In my Black Widow review, I argued:
The villains, sadly, are far less compelling and memorable, existing only as shallow, generic obstacles almost entirely devoid of motivation or characterization. Still, they serve their purpose within the overarching structure of the script, which is (for the most part) sturdy enough to overcome such minor blemishes.
Shang-Chi and the Legend of the Ten Rings, on the other hand, swerves towards the opposite extreme, making its primary antagonist its most interesting and nuanced character. The film even begins by delving into his origin, rather than the hero’s, establishing Tony Leung’s Xu Wenwu (known in the comics as “The Mandarin”—an appellation that the cinematic version abhors) as an ancient warlord granted supernatural abilities and immortality by the eponymous mystical (or possibly extraterrestrial) weapons. As the extended flashback progresses into modern times, however, Wenwu—now the leader of a vast, globe-spanning criminal organization—finds that conquest and bloodshed no longer satisfy him. He wants something more… though he is incapable of articulating precisely what.
He discovers the answer in an enchanted forest, in the midst of battle against Ying Li, the guardian of a border between dimensions. Her graceful style of combat easily thwarts his brute force tactics; gradually, through balletic choreography and lingering slow-motion glances that would make Wong Kar-wai proud, fighting seamlessly transitions into wordless flirting, and the two warriors fall madly in love.
Surprisingly, there is no ulterior motive behind Wenwu’s courtship of Ying Li; he genuinely adores her, and willingly abandons his empire and forsakes the power of the Ten Rings in order to raise a family with her. Later scenes depict their wedded bliss in detail, further developing Wenwu’s delicious complexity. While Thanos is certainly a compelling villain, it’s impossible to imagine him playing Dance Dance Revolution with his hypothetical wife and children; in Wenwu’s case, though, such an unconventional (indeed, borderline absurd) image is an organic and integral component of his personality.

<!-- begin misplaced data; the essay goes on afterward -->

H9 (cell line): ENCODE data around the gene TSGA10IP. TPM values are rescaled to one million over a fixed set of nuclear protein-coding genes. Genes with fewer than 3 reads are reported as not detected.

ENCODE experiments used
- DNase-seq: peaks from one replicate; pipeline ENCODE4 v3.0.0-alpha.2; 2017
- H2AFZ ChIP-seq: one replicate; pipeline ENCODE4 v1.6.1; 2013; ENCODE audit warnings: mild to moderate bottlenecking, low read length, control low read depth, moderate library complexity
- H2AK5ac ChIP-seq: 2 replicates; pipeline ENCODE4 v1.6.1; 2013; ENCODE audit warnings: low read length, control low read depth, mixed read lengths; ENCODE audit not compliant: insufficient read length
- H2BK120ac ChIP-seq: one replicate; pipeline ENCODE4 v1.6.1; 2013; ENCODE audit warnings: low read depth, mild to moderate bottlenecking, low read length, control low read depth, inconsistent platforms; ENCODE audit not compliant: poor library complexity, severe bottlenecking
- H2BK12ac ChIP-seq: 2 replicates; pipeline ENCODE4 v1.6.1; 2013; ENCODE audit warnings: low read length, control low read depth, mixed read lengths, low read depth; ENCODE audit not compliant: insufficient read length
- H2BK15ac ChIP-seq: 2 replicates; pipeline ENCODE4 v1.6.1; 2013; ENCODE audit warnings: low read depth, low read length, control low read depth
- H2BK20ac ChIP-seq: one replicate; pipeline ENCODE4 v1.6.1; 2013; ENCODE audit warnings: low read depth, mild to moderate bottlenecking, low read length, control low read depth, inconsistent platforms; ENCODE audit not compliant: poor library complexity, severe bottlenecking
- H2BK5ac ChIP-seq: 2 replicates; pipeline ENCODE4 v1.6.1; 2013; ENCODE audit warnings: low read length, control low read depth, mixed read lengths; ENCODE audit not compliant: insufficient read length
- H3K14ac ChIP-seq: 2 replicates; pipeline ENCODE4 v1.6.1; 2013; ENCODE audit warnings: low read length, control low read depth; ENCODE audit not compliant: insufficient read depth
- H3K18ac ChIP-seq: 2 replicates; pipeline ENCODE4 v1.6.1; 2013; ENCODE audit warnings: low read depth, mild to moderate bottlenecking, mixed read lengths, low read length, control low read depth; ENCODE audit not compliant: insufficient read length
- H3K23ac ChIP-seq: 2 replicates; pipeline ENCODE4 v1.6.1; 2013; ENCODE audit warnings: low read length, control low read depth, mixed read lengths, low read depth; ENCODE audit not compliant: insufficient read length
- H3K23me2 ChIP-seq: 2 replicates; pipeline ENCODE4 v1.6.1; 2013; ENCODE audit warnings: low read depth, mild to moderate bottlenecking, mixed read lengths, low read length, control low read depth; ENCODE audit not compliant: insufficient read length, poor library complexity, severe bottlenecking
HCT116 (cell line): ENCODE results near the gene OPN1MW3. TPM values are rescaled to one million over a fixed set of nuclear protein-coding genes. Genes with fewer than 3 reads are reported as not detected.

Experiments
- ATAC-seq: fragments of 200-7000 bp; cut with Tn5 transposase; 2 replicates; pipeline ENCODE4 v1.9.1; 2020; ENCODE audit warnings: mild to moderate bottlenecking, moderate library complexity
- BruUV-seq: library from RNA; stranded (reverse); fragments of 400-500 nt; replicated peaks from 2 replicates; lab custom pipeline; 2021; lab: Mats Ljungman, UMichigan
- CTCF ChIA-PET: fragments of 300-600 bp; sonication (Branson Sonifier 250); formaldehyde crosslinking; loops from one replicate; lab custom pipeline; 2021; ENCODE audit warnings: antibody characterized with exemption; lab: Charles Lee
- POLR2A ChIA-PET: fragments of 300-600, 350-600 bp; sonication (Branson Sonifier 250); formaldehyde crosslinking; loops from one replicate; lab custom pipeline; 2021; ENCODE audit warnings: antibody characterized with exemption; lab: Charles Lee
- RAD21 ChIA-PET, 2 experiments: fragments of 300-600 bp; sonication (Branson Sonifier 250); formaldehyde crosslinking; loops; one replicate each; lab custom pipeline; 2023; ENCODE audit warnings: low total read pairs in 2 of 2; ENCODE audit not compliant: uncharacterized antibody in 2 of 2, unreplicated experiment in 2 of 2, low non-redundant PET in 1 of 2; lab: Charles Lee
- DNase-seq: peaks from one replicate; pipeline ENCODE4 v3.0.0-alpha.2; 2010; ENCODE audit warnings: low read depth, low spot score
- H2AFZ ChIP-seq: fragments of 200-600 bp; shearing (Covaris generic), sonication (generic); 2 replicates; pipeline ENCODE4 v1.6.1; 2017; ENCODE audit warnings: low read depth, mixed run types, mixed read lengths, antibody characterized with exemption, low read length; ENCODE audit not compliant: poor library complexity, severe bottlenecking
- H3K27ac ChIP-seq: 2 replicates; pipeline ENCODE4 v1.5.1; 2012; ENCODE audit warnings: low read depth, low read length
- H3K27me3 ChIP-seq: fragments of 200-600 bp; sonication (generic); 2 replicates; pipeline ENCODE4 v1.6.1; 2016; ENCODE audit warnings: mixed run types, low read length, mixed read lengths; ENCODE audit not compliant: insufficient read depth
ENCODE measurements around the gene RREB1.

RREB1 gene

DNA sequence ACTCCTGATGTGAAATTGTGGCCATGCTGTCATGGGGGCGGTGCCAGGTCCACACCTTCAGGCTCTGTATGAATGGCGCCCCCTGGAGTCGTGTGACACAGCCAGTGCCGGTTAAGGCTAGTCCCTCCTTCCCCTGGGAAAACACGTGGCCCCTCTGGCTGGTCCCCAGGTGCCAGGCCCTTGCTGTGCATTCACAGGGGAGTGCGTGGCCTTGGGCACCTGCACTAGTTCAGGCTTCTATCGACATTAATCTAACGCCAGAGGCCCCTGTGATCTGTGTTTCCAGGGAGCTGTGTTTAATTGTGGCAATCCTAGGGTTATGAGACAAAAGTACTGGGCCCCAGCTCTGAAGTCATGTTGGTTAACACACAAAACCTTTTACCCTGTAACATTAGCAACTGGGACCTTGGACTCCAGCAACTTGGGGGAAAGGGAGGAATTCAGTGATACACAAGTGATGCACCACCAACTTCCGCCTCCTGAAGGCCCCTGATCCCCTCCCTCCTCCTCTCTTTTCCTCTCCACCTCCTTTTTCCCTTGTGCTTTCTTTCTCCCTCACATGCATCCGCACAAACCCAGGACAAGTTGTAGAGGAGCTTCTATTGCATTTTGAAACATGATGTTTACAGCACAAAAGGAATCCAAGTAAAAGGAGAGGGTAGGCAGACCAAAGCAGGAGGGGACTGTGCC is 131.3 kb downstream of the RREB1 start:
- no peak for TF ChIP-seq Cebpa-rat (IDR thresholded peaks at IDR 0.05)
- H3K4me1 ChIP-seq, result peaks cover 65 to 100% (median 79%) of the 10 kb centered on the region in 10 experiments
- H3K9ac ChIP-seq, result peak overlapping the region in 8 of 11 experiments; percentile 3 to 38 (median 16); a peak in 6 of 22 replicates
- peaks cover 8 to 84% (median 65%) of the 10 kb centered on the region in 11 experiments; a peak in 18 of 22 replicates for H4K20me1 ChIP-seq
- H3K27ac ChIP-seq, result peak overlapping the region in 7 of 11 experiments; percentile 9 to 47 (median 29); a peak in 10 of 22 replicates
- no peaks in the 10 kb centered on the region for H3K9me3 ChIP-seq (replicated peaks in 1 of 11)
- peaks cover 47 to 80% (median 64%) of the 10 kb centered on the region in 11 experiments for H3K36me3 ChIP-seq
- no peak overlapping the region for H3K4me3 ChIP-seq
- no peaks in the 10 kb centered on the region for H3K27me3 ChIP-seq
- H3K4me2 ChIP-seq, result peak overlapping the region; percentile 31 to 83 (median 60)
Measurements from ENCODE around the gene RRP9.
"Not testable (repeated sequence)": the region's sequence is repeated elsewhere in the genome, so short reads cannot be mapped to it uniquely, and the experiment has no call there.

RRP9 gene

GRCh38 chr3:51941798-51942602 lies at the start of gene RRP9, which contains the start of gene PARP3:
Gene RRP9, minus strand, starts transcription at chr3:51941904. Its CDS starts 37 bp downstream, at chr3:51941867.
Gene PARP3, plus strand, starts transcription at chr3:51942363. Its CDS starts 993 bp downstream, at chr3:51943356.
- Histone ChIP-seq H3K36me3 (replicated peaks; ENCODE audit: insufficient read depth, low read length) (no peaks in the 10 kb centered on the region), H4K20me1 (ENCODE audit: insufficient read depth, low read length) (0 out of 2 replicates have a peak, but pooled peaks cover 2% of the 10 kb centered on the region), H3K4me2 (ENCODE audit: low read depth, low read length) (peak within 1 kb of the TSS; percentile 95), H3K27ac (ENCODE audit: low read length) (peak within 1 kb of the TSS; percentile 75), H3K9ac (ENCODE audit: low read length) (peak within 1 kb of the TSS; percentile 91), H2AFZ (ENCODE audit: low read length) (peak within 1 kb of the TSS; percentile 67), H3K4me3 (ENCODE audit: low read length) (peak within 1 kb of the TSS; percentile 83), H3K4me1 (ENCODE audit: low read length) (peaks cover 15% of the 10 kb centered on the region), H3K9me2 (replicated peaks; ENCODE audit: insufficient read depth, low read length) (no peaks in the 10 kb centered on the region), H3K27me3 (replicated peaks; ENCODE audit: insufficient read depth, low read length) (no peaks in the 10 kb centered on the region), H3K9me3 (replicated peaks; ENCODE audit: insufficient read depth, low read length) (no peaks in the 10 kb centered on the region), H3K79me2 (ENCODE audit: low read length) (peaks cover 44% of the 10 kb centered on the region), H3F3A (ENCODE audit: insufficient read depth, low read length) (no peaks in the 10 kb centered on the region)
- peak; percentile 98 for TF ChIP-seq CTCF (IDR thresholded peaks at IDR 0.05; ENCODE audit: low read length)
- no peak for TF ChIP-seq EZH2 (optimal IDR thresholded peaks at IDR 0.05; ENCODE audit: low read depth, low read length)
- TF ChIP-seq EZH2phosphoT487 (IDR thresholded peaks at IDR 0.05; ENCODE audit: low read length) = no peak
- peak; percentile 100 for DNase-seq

Even in the movie’s “present day,” when Ying Li’s tragic death has motivated Wenwu to revert to his wicked and cruel persona in order to discourage subsequent assassination attempts, he never indulges in any generic “bad guy” behaviors. When he confronts Shang-Chi for the first time in a decade, for example, he doesn’t mock or belittle him for falling short of his potential; instead, he warmly embraces his estranged son and sincerely invites him back home. When he treats Shang-Chi and his companions to dinner, the sequence lacks the sinister subtext that pervades the lavish banquets often shared by Bond and his foes; it’s simply a quiet, intimate (albeit extremely awkward) family meal.
His most illuminating and impactful moment occurs immediately after he reveals his plan to invade his wife’s homeland, under the mistaken belief that her soul has been imprisoned there as punishment for their forbidden marriage. When Shang-Chi asks what he intends to do if the locals oppose him, he casually replies, “I’ll burn their village to the ground.” His words are devoid of malice; it isn’t a threat, but a blunt statement of fact. He doesn’t sneer or scowl, doesn’t posture or growl; he speaks with the same relaxed, nonchalant tone as a husband promising to buy milk and eggs on the way home from work.
This sympathetic backstory, rich inner-life, and subtle menace (elevated by Tony Leung’s effortlessly charismatic performance) make Xu Wenwu the very best MCU villain to date—and as an unabashed and unapologetic fan of The Vulture, Zemo, and Alexander Pierce, I don’t make that claim lightly.